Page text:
The Light touch…

Research Policy Office
Tuesday 26 May 2015
A red blood cell, 1/10 the width of a human hair held with gently with laser light

Optical tweezers, miniscule forces that light exerts on micron-size particles, developed by researchers in the School of Physics and Astronomy, have empowered scientists to perform important studies on single molecules, cells and colloids without inflicting damage. The technique of optical tweezing is difficult and multifaceted, involving lasers, microscopes, imaging systems, specialized software and complex opto-mechanical design. The St Andrews Optical Manipulation Group has developed a number of innovations in beam shaping and applications for the optical tweezing and sorting market. This has led to the development of a suite of products, particularly for the biomedical sector, based on the group’s technology, resulting in more than £1M worth of sales in over 10 countries for the licensing company. The systems are regularly used to study single cells and even single molecules to help understand the biological world.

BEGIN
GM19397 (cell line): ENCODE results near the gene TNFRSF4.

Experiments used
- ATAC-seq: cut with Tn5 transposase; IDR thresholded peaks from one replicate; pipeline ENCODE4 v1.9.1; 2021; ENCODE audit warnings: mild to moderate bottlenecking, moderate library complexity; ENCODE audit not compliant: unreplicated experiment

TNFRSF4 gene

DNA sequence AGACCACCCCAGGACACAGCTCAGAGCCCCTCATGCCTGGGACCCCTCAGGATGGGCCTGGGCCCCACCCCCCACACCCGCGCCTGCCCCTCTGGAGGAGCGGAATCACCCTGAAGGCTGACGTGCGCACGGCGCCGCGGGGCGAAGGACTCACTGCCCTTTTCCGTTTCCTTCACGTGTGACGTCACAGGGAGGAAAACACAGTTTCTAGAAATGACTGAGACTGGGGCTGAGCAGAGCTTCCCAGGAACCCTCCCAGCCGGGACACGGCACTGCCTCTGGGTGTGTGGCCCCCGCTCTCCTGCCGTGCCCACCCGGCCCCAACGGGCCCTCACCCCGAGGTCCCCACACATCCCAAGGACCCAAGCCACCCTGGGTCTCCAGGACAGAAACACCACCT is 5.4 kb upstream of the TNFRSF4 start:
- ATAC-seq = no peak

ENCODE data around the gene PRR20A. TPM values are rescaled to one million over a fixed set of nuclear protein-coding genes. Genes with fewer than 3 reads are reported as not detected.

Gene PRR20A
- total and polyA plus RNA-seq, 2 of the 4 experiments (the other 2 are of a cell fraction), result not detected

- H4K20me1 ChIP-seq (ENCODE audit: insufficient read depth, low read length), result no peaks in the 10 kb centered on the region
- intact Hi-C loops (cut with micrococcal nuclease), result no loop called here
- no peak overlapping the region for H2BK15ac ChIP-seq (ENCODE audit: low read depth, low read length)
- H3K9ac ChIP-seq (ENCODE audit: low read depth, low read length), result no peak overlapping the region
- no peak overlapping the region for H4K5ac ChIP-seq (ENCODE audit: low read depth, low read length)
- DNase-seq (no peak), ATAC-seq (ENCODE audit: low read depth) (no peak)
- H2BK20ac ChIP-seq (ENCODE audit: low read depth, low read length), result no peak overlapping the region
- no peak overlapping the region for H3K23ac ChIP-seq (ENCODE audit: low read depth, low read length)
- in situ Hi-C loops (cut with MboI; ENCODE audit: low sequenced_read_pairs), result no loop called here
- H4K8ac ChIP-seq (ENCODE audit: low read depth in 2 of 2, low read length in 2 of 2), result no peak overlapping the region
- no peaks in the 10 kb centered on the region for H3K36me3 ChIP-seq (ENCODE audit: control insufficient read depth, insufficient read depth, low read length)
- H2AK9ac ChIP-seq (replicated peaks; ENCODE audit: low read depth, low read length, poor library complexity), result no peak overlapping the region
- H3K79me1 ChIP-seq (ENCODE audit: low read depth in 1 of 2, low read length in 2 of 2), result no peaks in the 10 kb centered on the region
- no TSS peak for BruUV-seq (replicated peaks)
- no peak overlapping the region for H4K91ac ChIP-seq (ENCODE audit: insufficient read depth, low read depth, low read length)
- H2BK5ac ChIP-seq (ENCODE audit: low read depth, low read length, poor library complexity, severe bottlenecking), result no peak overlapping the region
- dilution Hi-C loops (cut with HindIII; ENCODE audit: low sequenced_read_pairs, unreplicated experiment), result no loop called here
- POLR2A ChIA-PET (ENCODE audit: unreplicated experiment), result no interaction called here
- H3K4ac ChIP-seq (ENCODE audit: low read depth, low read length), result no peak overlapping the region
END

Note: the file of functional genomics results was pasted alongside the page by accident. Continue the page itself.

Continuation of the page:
The Seeing Light Through a New Light outreach program has currently reached approximately 25,000 people across the UK Scotland. The aim of the program is to enthuse and excite the public about light and its use in medical and biological applications. Interactive shows, lectures and workshops are delivered throughout Fife, Scotland and the UK to school, family and adult audiences to show how light is changing our life. If you would like to book/request an event or activity or would like more information about the project please contact Kishan Dholakia (

The research and outreach project are funded by a number of sources, including the Engineering and Physics Sciences Research Council (EPSRC), a Partnership for Public Engagement (PPE) Award, Cancer Research UK, the European Union Framework 7 programme and the Royal Society.

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